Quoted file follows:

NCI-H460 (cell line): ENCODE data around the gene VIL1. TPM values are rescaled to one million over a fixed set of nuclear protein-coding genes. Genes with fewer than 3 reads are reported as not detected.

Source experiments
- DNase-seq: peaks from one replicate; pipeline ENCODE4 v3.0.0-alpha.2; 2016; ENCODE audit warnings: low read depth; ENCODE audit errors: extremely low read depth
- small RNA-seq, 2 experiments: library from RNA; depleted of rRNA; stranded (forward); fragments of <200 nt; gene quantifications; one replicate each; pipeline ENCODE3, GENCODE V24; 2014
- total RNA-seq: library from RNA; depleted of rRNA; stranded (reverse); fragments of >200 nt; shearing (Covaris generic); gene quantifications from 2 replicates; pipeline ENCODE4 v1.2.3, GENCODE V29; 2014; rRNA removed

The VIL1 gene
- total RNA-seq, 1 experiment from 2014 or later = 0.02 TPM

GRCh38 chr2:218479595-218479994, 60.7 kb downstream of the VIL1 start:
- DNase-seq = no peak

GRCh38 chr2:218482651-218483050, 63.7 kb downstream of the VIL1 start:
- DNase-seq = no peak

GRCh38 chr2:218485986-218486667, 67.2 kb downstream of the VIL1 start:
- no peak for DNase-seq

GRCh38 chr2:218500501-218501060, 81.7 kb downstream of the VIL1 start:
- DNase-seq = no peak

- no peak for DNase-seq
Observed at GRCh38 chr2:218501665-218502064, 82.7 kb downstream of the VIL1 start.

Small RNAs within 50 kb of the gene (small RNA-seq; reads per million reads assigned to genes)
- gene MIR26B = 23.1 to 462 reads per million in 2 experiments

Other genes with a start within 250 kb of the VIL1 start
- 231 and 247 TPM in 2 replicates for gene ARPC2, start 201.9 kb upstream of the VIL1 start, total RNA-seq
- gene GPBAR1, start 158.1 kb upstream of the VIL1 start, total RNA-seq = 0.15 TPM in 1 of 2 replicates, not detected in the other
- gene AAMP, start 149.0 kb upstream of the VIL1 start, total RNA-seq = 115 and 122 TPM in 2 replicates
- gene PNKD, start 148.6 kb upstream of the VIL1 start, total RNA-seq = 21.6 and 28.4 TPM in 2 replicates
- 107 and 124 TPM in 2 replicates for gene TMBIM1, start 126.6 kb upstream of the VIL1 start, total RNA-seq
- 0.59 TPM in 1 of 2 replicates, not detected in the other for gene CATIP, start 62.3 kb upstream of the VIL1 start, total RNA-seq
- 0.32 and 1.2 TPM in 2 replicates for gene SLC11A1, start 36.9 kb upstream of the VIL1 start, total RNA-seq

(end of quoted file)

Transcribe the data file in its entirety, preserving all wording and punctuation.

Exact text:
NCI-H460 (cell line): ENCODE data around the gene VIL1. TPM values are rescaled to one million over a fixed set of nuclear protein-coding genes. Genes with fewer than 3 reads are reported as not detected.

Source experiments
- DNase-seq: peaks from one replicate; pipeline ENCODE4 v3.0.0-alpha.2; 2016; ENCODE audit warnings: low read depth; ENCODE audit errors: extremely low read depth
- small RNA-seq, 2 experiments: library from RNA; depleted of rRNA; stranded (forward); fragments of <200 nt; gene quantifications; one replicate each; pipeline ENCODE3, GENCODE V24; 2014
- total RNA-seq: library from RNA; depleted of rRNA; stranded (reverse); fragments of >200 nt; shearing (Covaris generic); gene quantifications from 2 replicates; pipeline ENCODE4 v1.2.3, GENCODE V29; 2014; rRNA removed

The VIL1 gene
- total RNA-seq, 1 experiment from 2014 or later = 0.02 TPM

GRCh38 chr2:218479595-218479994, 60.7 kb downstream of the VIL1 start:
- DNase-seq = no peak

GRCh38 chr2:218482651-218483050, 63.7 kb downstream of the VIL1 start:
- DNase-seq = no peak

GRCh38 chr2:218485986-218486667, 67.2 kb downstream of the VIL1 start:
- no peak for DNase-seq

GRCh38 chr2:218500501-218501060, 81.7 kb downstream of the VIL1 start:
- DNase-seq = no peak

- no peak for DNase-seq
Observed at GRCh38 chr2:218501665-218502064, 82.7 kb downstream of the VIL1 start.

Small RNAs within 50 kb of the gene (small RNA-seq; reads per million reads assigned to genes)
- gene MIR26B = 23.1 to 462 reads per million in 2 experiments

Other genes with a start within 250 kb of the VIL1 start
- 231 and 247 TPM in 2 replicates for gene ARPC2, start 201.9 kb upstream of the VIL1 start, total RNA-seq
- gene GPBAR1, start 158.1 kb upstream of the VIL1 start, total RNA-seq = 0.15 TPM in 1 of 2 replicates, not detected in the other
- gene AAMP, start 149.0 kb upstream of the VIL1 start, total RNA-seq = 115 and 122 TPM in 2 replicates
- gene PNKD, start 148.6 kb upstream of the VIL1 start, total RNA-seq = 21.6 and 28.4 TPM in 2 replicates
- 107 and 124 TPM in 2 replicates for gene TMBIM1, start 126.6 kb upstream of the VIL1 start, total RNA-seq
- 0.59 TPM in 1 of 2 replicates, not detected in the other for gene CATIP, start 62.3 kb upstream of the VIL1 start, total RNA-seq
- 0.32 and 1.2 TPM in 2 replicates for gene SLC11A1, start 36.9 kb upstream of the VIL1 start, total RNA-seq